Re: reading with a kindle in a tub or at the beach. My kindle is 7inch fits perfectly in a quart sized Ziploc baggie. It stays dry, clean and I can easily turn the page or any other things I need to do. I’m sure I could buy special stay dry bags but you can get Ziploc baggie any where.

  7. avatar cincyreader says:

    I also agree with Belinda regarding letter writer one. When we make a vow it doesn’t mean we just keep it as long as it is convenient to. Really a vow is meaningless under those circumstances. Life shouldn’t just be about making ourselves happy. We can find satisfaction in doing the right thing.

    • avatar mmht says:

      Here’s where I think I differ from that line of thinking, I simply don’t see what she is doing as breaking a vow. She never states that she is going to divorce her husband, she is not going visit him anymore, or that she is not going to ensure that he is taken care of to the upmost of her financial ability. She simply states that she is dating again b/c her husband is mentally, just not physically gone. This wasn’t a sudden thing that happened over night, she had been caring for him and watching him go down hill for 10 years, and she didn’t just jump into a relationship with the first guy she met, she had been going through therapy to help her deal with the loss of her husband. He is in every single way except physically gone. For all extensive purposes, she is a widow.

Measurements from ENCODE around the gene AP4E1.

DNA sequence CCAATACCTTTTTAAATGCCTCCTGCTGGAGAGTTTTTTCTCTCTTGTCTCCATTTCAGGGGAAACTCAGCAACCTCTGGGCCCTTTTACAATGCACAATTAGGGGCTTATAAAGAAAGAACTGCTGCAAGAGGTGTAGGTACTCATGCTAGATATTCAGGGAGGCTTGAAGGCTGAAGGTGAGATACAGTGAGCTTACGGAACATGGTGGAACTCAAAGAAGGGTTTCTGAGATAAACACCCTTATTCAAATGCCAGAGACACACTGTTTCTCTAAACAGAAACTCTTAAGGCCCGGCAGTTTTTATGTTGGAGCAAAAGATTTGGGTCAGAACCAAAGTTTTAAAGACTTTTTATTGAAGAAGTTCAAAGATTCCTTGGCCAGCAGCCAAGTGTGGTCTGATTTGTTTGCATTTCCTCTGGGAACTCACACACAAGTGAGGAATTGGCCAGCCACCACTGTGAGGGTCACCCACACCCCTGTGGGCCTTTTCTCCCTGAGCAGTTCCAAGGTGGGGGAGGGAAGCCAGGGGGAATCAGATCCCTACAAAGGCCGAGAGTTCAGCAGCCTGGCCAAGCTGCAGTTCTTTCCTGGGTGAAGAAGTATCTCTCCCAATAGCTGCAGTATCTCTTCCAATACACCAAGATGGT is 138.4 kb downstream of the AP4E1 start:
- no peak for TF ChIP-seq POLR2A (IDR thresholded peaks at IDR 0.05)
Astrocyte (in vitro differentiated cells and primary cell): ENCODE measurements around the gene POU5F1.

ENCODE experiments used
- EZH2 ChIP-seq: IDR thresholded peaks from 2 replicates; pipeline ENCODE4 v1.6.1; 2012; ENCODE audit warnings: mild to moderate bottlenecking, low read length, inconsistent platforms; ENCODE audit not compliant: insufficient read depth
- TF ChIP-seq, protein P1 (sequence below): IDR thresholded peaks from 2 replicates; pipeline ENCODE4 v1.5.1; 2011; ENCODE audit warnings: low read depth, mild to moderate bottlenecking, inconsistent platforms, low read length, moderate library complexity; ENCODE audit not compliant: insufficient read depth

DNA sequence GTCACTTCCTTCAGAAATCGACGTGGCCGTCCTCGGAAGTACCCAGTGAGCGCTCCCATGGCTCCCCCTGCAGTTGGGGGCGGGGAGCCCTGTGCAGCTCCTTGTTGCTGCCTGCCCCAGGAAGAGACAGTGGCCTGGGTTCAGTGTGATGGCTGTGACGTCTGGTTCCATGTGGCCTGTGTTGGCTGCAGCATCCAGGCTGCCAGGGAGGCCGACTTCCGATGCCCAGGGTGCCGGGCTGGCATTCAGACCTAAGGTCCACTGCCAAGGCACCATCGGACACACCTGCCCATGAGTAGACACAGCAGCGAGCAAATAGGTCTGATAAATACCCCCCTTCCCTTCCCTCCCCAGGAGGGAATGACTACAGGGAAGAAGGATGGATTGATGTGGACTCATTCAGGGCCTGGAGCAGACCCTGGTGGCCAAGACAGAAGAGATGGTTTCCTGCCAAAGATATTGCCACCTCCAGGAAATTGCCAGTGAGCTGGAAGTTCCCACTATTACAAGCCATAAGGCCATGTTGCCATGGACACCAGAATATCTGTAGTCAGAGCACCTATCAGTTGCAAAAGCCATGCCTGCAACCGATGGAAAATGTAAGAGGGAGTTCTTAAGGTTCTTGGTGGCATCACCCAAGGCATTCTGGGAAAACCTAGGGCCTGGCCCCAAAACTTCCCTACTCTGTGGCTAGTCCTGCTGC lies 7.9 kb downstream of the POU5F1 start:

I also personalize it. For me, if I were to become in that state where I was dead except physically and my husband, who had been taking care of me for years, had a chance to find someone who made him feel the way I had made him feel, I would want him to jump at that chance. The idea that he would give up on some happiness b/c physically I’m still around not only breaks my heart but also makes me feel incredibly selfish.

  8. avatar Frau Quink says:

    To Living My Life:

    Life has dealt you a bad hand for 12 very long years.
    You are most certainly entitled to take the good hand, run with it and enjoy as much as you can………

  9. avatar A R says:

    LW1: I’m not sure how I feel about this. If you vowed to love and honor til “death do us part, in sickness and health, etc.” then I can see having an internal conflict about stepping out with a widower while your husband still lives.